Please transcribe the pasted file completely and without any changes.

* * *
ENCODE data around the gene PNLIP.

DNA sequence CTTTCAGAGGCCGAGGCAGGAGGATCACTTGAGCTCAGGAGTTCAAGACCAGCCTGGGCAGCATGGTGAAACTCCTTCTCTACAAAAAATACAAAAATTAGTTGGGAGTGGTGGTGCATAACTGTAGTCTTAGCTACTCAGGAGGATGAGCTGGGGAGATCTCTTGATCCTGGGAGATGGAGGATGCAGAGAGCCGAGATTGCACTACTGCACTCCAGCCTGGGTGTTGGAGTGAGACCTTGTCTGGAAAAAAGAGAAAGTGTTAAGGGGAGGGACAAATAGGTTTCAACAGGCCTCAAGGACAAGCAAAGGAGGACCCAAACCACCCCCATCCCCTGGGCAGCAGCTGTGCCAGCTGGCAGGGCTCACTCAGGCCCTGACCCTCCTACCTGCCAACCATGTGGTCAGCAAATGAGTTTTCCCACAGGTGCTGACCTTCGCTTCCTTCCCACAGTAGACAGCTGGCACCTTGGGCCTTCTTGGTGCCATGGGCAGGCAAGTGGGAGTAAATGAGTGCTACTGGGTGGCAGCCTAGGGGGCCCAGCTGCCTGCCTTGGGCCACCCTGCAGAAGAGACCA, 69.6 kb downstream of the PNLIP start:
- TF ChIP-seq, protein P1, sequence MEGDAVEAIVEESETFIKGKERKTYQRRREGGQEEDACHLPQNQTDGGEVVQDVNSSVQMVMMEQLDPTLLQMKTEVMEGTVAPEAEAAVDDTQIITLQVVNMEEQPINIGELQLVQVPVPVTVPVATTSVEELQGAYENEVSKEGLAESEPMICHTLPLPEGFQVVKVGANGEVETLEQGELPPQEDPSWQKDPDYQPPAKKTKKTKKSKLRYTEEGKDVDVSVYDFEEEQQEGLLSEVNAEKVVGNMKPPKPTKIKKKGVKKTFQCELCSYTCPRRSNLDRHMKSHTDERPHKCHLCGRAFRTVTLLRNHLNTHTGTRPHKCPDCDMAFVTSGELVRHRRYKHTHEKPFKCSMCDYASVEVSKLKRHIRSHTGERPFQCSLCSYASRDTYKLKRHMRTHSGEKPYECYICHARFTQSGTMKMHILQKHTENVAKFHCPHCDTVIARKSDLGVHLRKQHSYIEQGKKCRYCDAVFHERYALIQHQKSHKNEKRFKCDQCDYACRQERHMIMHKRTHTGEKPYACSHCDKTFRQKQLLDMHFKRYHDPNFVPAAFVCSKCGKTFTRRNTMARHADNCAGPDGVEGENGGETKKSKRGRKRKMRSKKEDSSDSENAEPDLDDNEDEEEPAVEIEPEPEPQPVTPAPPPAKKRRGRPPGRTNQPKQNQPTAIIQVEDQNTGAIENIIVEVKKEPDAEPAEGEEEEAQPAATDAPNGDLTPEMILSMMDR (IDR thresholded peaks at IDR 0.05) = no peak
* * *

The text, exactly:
ENCODE data around the gene PNLIP.

DNA sequence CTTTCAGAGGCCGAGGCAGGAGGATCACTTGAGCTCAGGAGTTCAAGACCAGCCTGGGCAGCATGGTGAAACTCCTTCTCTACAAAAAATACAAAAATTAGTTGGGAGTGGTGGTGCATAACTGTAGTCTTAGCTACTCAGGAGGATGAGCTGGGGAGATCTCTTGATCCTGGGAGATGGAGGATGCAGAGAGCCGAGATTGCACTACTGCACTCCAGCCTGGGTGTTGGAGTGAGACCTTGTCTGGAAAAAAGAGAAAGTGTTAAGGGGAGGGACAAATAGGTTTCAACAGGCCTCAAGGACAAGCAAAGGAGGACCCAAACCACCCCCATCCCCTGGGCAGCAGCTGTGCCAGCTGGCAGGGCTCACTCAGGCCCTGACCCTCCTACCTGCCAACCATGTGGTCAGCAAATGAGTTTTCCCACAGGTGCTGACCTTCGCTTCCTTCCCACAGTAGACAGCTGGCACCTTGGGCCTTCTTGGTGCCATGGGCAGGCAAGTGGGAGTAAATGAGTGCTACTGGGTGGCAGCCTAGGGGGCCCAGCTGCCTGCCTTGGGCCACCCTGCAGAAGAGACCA, 69.6 kb downstream of the PNLIP start:
- TF ChIP-seq, protein P1, sequence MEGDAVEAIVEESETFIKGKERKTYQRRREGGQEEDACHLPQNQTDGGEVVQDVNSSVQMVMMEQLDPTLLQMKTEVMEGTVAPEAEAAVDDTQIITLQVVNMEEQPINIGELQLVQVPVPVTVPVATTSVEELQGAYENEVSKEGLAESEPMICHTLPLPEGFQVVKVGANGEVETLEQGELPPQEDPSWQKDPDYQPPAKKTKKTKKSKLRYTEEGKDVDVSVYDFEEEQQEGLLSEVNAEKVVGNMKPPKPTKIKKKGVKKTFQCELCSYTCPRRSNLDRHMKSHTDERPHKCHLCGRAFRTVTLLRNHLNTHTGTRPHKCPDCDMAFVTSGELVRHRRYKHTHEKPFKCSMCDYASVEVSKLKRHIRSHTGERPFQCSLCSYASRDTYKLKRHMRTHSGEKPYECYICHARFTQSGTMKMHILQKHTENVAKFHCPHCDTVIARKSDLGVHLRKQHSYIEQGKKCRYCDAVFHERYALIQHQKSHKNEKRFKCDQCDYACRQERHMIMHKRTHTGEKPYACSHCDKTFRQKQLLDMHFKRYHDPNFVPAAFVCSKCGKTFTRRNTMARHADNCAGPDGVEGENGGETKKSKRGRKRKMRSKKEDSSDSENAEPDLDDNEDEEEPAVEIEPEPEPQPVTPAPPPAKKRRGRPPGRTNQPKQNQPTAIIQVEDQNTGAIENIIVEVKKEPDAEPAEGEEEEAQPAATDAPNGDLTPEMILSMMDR (IDR thresholded peaks at IDR 0.05) = no peak